Apparently, the French Don’t Floss

One of the benefits of getting out of debt and working 90-hour weeks (perhaps I exaggerate but only a little) is having the means to actually take a vacation. And we did — two glorious weeks in Europe.

What an amazing experience. And by “amazing” I refer to the $9.50 dental floss. I’m not kidding. Somehow in my haste to make our flight, I forgot to pack mine. No problem, I thought. I’ll just pick it up when we get there. And that’s exactly what I did, but not quite as easily as I’d hoped.

Seeing the somewhat familiar word “Pharmacie” led me to believe I’d found a store that carried what I needed. I quickly found toothbrushes and toothpaste but, alas, no floss.

Unfortunately, the clerk’s English was on par with my French. I learned quickly that “floss” does not easily translate. She had no idea what I was talking about. Even my clever hand gestures for the intended use made about as much sense as my French. Another clerk observing suggested something to this clerk that brought the universal “ah-ha” moment. With that she dashed into a back room. After some time, out she came with the familiar package of dental floss. But only one. Not a box full to replenish the shelf stock.

Getting this far was such an effort, I didn’t think to inquire about the price. I figured a couple of euros at the most. Wrong. The charge was ?6.50, or at the time, nearly $9.50. My expensive lesson taught me two things: First, the French don’t floss. Second, opting to buy my floss while strolling Paris’ famed Champs-Elysees wasn’t exactly the wisest move. I might have done better buying a toothbrush on Rodeo Drive in Beverly Hills.

How grateful we should be that dental floss is so cheap in the U.S. Not only does floss offer an easy and reasonable path to good dental health, it offers other uses as well:

Fill the cavity of a turkey, duck or chicken with stuffing and tie the legs together with dental floss (plain please, not the minty-fresh variety).

Use dental floss to repair the mesh screening on playpens.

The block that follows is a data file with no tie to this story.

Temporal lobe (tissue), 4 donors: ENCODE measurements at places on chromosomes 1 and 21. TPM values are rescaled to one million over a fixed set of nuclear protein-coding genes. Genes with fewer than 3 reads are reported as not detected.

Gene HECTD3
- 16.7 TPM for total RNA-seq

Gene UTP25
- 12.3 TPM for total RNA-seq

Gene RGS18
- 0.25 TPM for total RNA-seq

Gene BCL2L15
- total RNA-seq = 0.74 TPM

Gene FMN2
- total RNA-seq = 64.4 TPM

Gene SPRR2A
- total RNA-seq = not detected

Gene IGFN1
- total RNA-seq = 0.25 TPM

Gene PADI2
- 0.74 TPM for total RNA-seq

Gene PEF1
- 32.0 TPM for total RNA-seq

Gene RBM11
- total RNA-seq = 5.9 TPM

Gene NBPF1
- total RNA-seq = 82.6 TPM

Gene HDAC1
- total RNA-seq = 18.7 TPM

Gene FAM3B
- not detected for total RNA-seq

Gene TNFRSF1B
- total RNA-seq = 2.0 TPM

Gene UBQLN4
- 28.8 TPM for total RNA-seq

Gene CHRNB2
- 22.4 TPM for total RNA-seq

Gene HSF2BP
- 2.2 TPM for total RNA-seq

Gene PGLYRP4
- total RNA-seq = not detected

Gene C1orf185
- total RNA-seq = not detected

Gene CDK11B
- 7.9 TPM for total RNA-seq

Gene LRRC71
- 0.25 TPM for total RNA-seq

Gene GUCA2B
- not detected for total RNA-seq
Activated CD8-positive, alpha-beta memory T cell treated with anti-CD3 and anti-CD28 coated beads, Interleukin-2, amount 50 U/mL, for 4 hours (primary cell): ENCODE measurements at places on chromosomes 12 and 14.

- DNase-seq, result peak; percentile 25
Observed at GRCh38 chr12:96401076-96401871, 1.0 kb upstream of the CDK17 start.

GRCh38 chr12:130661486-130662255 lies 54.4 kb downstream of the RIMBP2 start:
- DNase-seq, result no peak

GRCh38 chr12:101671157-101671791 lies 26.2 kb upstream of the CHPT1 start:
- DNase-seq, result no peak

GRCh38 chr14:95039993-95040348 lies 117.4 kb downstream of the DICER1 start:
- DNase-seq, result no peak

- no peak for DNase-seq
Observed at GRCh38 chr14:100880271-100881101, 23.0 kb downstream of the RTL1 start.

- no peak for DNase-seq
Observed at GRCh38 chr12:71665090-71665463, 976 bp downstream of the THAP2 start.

Floss is strong and stretchy, making it a great option when you’re hanging picture frames. Unlike braided wire, it won’t ruin the paint on the wall behind.

Use a length of dental floss to take warm cookies off a baking tray without turning them into a crumbled mess or waiting for them to cool. Just slide a piece of floss under your baked goods to keep them from sticking, then slide them gently off.

Stretch a length of floss tightly and use it in a slight sawing motion to cut through a cheesecake, birthday cake, even soft cheese. Soft cheeses like goat cheese can turn into a mushed mess if you try to cut slices with a knife. Get neat pieces by guiding a piece of floss down the cheese. This works even better than a wire-type cheese cutter!

Use floss as thread with a needle to attach buttons, repair tents and backpacks. Use it to hang pictures, sun catchers or wind chimes—Christmas tree ornaments, too.

String beaded necklaces onto floss because it is soft and flexible while very strong. The uses for dental floss are seemingly endless.

Dental floss. C’est un truc magnifique!

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Mary Hunt

Mary invites you to visit her at, where this column is archived complete with links and resources for all recommended products and services. Mary invites questions and comments at, "Ask Mary." Tips can be submitted at . This column will answer questions of general interest, but letters cannot be answered individually. Mary Hunt is the founder of, a frugal living blog, and the author of the book "Debt-Proof Living."

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